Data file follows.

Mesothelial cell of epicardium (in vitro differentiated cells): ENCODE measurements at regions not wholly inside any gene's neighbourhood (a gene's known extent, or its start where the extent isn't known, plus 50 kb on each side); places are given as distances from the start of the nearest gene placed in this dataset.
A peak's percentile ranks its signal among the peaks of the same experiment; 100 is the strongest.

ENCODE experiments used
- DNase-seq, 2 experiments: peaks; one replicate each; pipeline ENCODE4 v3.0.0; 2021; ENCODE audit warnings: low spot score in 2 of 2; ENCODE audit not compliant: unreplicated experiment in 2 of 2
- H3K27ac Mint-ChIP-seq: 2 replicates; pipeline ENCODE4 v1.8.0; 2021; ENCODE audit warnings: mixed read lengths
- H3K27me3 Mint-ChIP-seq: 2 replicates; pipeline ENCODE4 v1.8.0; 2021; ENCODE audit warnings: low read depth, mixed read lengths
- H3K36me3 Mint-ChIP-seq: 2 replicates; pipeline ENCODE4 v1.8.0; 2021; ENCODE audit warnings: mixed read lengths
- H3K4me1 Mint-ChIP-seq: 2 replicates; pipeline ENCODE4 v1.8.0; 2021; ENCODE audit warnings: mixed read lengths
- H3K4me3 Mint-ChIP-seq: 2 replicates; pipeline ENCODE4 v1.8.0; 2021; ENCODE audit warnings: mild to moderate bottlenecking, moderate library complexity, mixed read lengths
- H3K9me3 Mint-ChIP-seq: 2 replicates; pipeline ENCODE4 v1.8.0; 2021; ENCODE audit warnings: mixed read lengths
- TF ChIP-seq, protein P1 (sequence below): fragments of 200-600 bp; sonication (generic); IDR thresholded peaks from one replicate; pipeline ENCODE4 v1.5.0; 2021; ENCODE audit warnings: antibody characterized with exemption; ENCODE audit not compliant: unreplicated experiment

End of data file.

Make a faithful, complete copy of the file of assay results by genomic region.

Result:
Mesothelial cell of epicardium (in vitro differentiated cells): ENCODE measurements at regions not wholly inside any gene's neighbourhood (a gene's known extent, or its start where the extent isn't known, plus 50 kb on each side); places are given as distances from the start of the nearest gene placed in this dataset.
A peak's percentile ranks its signal among the peaks of the same experiment; 100 is the strongest.

ENCODE experiments used
- DNase-seq, 2 experiments: peaks; one replicate each; pipeline ENCODE4 v3.0.0; 2021; ENCODE audit warnings: low spot score in 2 of 2; ENCODE audit not compliant: unreplicated experiment in 2 of 2
- H3K27ac Mint-ChIP-seq: 2 replicates; pipeline ENCODE4 v1.8.0; 2021; ENCODE audit warnings: mixed read lengths
- H3K27me3 Mint-ChIP-seq: 2 replicates; pipeline ENCODE4 v1.8.0; 2021; ENCODE audit warnings: low read depth, mixed read lengths
- H3K36me3 Mint-ChIP-seq: 2 replicates; pipeline ENCODE4 v1.8.0; 2021; ENCODE audit warnings: mixed read lengths
- H3K4me1 Mint-ChIP-seq: 2 replicates; pipeline ENCODE4 v1.8.0; 2021; ENCODE audit warnings: mixed read lengths
- H3K4me3 Mint-ChIP-seq: 2 replicates; pipeline ENCODE4 v1.8.0; 2021; ENCODE audit warnings: mild to moderate bottlenecking, moderate library complexity, mixed read lengths
- H3K9me3 Mint-ChIP-seq: 2 replicates; pipeline ENCODE4 v1.8.0; 2021; ENCODE audit warnings: mixed read lengths
- TF ChIP-seq, protein P1 (sequence below): fragments of 200-600 bp; sonication (generic); IDR thresholded peaks from one replicate; pipeline ENCODE4 v1.5.0; 2021; ENCODE audit warnings: antibody characterized with exemption; ENCODE audit not compliant: unreplicated experiment